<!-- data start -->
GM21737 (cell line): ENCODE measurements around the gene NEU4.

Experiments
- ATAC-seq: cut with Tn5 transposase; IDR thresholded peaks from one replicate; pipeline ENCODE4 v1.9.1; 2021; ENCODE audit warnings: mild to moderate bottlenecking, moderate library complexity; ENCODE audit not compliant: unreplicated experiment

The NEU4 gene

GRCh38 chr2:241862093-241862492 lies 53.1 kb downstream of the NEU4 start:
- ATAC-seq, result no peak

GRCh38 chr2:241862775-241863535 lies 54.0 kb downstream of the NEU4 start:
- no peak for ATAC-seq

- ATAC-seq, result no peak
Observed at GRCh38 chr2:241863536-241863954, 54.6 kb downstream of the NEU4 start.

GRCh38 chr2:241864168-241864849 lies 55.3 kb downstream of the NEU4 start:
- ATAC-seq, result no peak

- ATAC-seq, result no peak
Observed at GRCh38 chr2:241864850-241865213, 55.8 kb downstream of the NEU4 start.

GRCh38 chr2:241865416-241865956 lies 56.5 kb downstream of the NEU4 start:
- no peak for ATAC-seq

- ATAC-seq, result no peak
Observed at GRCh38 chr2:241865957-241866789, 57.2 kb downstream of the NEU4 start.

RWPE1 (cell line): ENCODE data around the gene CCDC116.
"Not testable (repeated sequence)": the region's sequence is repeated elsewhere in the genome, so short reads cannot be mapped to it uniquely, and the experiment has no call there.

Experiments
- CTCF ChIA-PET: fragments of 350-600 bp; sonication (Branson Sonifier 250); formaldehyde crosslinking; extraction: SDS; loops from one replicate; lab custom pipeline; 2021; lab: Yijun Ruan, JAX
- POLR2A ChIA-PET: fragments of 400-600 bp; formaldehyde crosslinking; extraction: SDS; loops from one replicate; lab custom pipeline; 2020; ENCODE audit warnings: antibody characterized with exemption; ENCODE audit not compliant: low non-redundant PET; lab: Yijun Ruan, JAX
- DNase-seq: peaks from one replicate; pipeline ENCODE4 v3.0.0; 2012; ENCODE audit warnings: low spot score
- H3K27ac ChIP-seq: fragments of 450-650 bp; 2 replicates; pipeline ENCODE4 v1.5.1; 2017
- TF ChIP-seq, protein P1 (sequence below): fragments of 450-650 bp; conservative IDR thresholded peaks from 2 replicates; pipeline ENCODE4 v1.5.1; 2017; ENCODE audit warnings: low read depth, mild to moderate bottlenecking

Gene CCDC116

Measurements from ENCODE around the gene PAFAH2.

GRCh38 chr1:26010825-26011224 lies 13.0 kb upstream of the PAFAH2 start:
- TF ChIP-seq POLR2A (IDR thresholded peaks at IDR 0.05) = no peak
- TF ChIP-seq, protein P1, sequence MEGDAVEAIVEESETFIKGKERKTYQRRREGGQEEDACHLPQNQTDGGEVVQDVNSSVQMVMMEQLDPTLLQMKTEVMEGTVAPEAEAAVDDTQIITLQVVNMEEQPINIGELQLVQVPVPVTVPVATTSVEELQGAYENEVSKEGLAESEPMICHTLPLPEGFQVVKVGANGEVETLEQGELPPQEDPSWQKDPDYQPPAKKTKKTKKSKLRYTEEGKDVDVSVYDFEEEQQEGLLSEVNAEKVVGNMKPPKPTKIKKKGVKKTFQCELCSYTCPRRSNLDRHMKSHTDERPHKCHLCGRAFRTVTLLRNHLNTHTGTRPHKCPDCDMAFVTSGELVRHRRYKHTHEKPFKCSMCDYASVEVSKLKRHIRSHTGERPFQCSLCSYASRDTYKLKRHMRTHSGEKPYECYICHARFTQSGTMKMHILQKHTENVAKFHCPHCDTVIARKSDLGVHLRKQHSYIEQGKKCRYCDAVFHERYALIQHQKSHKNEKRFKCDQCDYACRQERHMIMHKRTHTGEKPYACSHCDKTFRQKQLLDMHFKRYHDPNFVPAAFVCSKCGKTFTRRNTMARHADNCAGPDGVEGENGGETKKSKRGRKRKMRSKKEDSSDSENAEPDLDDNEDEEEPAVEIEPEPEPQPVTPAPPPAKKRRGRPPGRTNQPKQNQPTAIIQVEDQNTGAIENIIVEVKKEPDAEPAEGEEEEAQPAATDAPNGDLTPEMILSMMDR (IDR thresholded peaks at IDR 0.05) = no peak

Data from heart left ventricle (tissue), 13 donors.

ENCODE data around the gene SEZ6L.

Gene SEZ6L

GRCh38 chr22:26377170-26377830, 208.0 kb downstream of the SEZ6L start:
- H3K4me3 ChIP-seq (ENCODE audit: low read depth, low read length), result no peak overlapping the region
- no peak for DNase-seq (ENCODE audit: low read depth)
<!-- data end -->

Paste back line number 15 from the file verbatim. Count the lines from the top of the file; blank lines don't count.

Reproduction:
GRCh38 chr2:241865416-241865956 lies 56.5 kb downstream of the NEU4 start: